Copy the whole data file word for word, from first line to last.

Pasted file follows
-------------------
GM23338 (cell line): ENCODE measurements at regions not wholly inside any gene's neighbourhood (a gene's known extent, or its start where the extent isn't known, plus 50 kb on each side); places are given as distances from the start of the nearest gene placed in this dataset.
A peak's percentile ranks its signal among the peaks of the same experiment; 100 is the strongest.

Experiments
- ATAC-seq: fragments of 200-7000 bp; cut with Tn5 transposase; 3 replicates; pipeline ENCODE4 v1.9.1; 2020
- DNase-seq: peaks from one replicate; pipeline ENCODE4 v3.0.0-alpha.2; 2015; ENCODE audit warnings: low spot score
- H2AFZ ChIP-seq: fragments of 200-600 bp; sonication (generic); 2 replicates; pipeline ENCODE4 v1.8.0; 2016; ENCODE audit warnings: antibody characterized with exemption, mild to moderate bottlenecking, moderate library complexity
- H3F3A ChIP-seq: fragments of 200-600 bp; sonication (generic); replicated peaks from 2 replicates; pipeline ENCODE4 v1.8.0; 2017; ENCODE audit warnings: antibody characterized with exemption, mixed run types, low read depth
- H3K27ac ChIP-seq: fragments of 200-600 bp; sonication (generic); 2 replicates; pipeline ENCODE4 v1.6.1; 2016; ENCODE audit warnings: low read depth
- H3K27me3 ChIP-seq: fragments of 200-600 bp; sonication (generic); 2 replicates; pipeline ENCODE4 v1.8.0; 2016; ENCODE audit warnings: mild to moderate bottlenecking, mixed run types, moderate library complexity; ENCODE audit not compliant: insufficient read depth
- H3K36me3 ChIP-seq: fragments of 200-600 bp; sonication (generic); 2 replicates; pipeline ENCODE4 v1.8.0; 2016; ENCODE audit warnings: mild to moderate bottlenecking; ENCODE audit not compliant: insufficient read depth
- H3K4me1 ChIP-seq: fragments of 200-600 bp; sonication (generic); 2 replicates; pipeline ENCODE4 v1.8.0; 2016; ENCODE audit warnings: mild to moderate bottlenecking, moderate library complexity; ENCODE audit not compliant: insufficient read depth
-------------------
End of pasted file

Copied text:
GM23338 (cell line): ENCODE measurements at regions not wholly inside any gene's neighbourhood (a gene's known extent, or its start where the extent isn't known, plus 50 kb on each side); places are given as distances from the start of the nearest gene placed in this dataset.
A peak's percentile ranks its signal among the peaks of the same experiment; 100 is the strongest.

Experiments
- ATAC-seq: fragments of 200-7000 bp; cut with Tn5 transposase; 3 replicates; pipeline ENCODE4 v1.9.1; 2020
- DNase-seq: peaks from one replicate; pipeline ENCODE4 v3.0.0-alpha.2; 2015; ENCODE audit warnings: low spot score
- H2AFZ ChIP-seq: fragments of 200-600 bp; sonication (generic); 2 replicates; pipeline ENCODE4 v1.8.0; 2016; ENCODE audit warnings: antibody characterized with exemption, mild to moderate bottlenecking, moderate library complexity
- H3F3A ChIP-seq: fragments of 200-600 bp; sonication (generic); replicated peaks from 2 replicates; pipeline ENCODE4 v1.8.0; 2017; ENCODE audit warnings: antibody characterized with exemption, mixed run types, low read depth
- H3K27ac ChIP-seq: fragments of 200-600 bp; sonication (generic); 2 replicates; pipeline ENCODE4 v1.6.1; 2016; ENCODE audit warnings: low read depth
- H3K27me3 ChIP-seq: fragments of 200-600 bp; sonication (generic); 2 replicates; pipeline ENCODE4 v1.8.0; 2016; ENCODE audit warnings: mild to moderate bottlenecking, mixed run types, moderate library complexity; ENCODE audit not compliant: insufficient read depth
- H3K36me3 ChIP-seq: fragments of 200-600 bp; sonication (generic); 2 replicates; pipeline ENCODE4 v1.8.0; 2016; ENCODE audit warnings: mild to moderate bottlenecking; ENCODE audit not compliant: insufficient read depth
- H3K4me1 ChIP-seq: fragments of 200-600 bp; sonication (generic); 2 replicates; pipeline ENCODE4 v1.8.0; 2016; ENCODE audit warnings: mild to moderate bottlenecking, moderate library complexity; ENCODE audit not compliant: insufficient read depth